Data Summary of Municipal Solid Waste Management Alternatives. Volume 1: Report Text Page: 29 of 216
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developing emissions estimates for this study, the emissions limits were increased by a factor of
four to provide a better approximation of actual emissions.
Status of the Major Waste Management Options
Open landfills have been used as a waste management method for centuries. Rules and
regulations for construction and operation of solid waste landfills were established by the
Resource Conservation and Recovery Act (RCRA) of 1976 as a way to reduce the number of
open dumps common at the time. Since then, landfill requirements have become more stringent.
Careful enclosure of MSW, by providing liners underneath it, covering the landfill with dirt
("daily cover") at the end of each day, installing gas collection systems, and capping the landfill
when it is filled, permits the collection of between 30% and 85% of the methane, carbon dioxide,
and other organic gases generated by the waste. Those gases can be burned for energy recovery
if the quantity generated is large enough to justify the expense of the equipment. More than 100
landfills recover landfill gas for energy. The majority produce electricity, but in a few locations,
the gas is used for process heat, or it is upgraded to pipeline quality and sold.
Although only about 160 of the nation's approximately 6,000 operating landfills are
operating or plan to operate landfill gas-to-energy plants, the energy and emissions data in this
report are based on landfill with gas recovery. The largest landfills (about 200 have a capacity of
more than 1,000 tons per day) are more likely to include the energy recovery facilities, and those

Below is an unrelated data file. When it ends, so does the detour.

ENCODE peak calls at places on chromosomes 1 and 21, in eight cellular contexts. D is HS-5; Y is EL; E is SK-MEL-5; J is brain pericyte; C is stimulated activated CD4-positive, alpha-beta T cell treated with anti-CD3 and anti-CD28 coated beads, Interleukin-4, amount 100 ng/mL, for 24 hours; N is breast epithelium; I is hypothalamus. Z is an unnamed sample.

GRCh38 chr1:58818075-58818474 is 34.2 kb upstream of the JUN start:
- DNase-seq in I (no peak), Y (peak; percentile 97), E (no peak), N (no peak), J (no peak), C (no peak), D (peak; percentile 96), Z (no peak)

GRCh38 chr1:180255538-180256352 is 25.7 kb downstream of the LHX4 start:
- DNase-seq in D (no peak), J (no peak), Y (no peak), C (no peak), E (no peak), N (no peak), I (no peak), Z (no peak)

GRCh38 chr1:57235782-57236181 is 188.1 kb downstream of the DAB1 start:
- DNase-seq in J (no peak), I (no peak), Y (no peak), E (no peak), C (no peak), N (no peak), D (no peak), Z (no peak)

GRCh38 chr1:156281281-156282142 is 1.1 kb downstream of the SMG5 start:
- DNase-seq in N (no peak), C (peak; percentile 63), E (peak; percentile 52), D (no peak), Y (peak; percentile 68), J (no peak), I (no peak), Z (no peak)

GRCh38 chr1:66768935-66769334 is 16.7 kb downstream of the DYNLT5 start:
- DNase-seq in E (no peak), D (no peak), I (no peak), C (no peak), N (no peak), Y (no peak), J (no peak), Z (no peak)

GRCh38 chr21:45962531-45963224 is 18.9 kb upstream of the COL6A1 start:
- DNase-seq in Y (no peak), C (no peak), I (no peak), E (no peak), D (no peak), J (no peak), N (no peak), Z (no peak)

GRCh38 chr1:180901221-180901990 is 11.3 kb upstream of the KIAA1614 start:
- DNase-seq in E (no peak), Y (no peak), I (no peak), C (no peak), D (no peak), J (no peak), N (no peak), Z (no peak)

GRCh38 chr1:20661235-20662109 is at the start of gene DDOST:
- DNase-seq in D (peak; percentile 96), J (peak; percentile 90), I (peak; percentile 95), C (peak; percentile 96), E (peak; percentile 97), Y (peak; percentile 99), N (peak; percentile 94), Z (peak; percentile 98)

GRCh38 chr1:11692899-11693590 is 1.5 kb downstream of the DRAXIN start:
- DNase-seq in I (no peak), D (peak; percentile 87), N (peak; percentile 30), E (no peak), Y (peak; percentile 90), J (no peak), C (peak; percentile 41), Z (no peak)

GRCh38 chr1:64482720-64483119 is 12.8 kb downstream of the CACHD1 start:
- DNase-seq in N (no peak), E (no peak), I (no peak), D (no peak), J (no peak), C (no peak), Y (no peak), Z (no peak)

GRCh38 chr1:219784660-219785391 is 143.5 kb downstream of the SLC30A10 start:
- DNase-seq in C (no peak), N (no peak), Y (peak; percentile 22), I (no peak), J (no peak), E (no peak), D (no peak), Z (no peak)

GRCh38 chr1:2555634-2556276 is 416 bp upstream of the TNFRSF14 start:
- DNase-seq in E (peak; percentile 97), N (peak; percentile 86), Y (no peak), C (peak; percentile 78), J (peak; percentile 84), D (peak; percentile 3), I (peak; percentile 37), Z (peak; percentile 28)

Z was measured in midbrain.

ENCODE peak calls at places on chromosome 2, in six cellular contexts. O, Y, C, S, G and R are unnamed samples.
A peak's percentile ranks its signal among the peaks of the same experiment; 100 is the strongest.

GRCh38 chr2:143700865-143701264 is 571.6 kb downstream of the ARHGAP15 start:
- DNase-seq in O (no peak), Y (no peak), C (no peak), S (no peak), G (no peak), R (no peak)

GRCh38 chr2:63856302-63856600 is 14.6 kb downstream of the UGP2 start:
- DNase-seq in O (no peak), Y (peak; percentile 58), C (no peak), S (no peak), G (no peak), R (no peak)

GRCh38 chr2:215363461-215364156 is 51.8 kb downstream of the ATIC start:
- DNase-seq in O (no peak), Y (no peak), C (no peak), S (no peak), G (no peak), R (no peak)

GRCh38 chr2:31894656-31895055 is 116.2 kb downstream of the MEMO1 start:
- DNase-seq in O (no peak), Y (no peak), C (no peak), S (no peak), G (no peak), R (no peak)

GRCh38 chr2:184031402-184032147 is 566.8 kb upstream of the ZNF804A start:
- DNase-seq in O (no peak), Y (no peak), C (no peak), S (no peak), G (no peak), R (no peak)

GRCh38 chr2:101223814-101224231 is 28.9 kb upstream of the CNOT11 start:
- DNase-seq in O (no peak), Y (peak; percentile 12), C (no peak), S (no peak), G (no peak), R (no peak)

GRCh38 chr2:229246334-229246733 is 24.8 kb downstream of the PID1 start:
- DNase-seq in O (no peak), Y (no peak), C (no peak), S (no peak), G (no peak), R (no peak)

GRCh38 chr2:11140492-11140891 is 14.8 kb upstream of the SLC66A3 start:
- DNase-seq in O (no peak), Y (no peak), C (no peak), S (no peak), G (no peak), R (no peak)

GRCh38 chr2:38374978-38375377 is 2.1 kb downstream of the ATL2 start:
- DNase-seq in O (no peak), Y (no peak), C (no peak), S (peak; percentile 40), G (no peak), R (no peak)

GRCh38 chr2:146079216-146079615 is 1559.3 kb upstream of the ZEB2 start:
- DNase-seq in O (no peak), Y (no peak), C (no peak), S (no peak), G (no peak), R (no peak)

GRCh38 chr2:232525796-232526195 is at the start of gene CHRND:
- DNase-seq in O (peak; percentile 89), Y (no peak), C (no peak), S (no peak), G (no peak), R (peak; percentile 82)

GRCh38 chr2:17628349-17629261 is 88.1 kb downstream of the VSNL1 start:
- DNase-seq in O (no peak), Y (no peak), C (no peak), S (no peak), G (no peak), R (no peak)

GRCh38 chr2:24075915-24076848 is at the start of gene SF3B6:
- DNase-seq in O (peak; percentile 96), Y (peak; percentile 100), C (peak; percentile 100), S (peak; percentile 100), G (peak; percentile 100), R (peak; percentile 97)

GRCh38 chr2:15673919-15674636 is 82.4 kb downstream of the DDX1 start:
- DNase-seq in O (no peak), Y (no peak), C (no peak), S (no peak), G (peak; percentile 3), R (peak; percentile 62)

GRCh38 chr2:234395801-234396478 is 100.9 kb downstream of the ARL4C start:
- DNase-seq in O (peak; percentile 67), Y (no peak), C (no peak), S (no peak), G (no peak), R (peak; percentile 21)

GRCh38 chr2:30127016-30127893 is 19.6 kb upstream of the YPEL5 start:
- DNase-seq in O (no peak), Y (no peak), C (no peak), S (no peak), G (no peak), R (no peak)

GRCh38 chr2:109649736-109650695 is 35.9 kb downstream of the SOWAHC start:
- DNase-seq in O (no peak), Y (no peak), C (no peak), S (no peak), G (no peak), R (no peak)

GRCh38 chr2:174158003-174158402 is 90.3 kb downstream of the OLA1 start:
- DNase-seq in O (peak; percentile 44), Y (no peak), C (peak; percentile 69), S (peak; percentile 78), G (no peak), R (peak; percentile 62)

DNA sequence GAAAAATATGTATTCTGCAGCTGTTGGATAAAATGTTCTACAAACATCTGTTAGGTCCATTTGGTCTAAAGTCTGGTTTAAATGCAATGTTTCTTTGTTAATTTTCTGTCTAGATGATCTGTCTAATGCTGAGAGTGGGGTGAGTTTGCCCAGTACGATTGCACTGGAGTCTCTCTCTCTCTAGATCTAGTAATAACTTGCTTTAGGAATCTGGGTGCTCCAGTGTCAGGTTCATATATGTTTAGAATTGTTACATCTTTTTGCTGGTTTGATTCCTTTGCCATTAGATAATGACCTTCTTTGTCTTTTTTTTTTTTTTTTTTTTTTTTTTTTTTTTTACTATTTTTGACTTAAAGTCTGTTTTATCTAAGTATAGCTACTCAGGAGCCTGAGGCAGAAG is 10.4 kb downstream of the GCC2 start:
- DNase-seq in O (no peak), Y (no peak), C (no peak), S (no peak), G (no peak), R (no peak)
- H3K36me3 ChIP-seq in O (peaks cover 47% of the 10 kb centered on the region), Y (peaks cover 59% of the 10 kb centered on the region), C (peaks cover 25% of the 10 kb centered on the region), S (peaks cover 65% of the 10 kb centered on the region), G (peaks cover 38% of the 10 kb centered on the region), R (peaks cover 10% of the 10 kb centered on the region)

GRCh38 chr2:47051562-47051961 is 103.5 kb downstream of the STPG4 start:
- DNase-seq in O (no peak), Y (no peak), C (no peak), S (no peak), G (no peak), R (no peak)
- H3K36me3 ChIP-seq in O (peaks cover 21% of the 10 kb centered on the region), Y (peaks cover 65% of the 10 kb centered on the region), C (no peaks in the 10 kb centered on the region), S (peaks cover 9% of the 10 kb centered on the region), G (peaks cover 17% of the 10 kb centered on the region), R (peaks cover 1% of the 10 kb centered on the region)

landfills now receive more than 40% of all MSW landfilled in the United States. In comparison
with facilities that either collect landfill gas and flare it or allow the gas to escape into the
atmosphere, landfill gas-to-energy operations reduce environmental releases of methane while
providing an energy benefit.
Most landfills reach capacity because they fill up or reach practical height limits, rather than
by reaching a weight limit. Therefore, efforts to reduce the amount of space that MSW occupies
can extend the life of a landfill. Combustion and recycling programs can help to reduce waste
volume. Other options include:
1. Shredding or compressing MSW in bales-These processes can significantly
increase the density of the MSW. Both approaches are practiced at a few
locations in the United States.
2. Stimulating the decomposition of waste-In research programs at a number of
U.S. sites, leachate is being recirculated and appropriate nutrients are being
added to speed the rate of decomposition. More rapid decomposition gener-
ates larger quantities of recoverable gas (up to double normal production)
within a shorter time period, reduces the amount of leachate that must be col-
lected and treated, and permits the closed landfill to be returned to unrestricted
use sooner or "mined" for reuse, as discussed below. Research on this
approach is being conducted at a number of U.S. sites.
3. "Mining" old landfills-Old landfills, particularly those that have been infil-
trated by large amounts of rain or need to be remediated to prevent ground-
water contamination, can be dug up and processed to separate the dirt and
compost fraction for use as compost or landfill cover. The resulting reduction
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SRI International. Data Summary of Municipal Solid Waste Management Alternatives. Volume 1: Report Text, report, October 1992; Golden, Colorado. (https://digital.library.unt.edu/ark:/67531/metadc1310776/m1/29/: accessed May 23, 2019), University of North Texas Libraries, Digital Library, https://digital.library.unt.edu; crediting UNT Libraries Government Documents Department.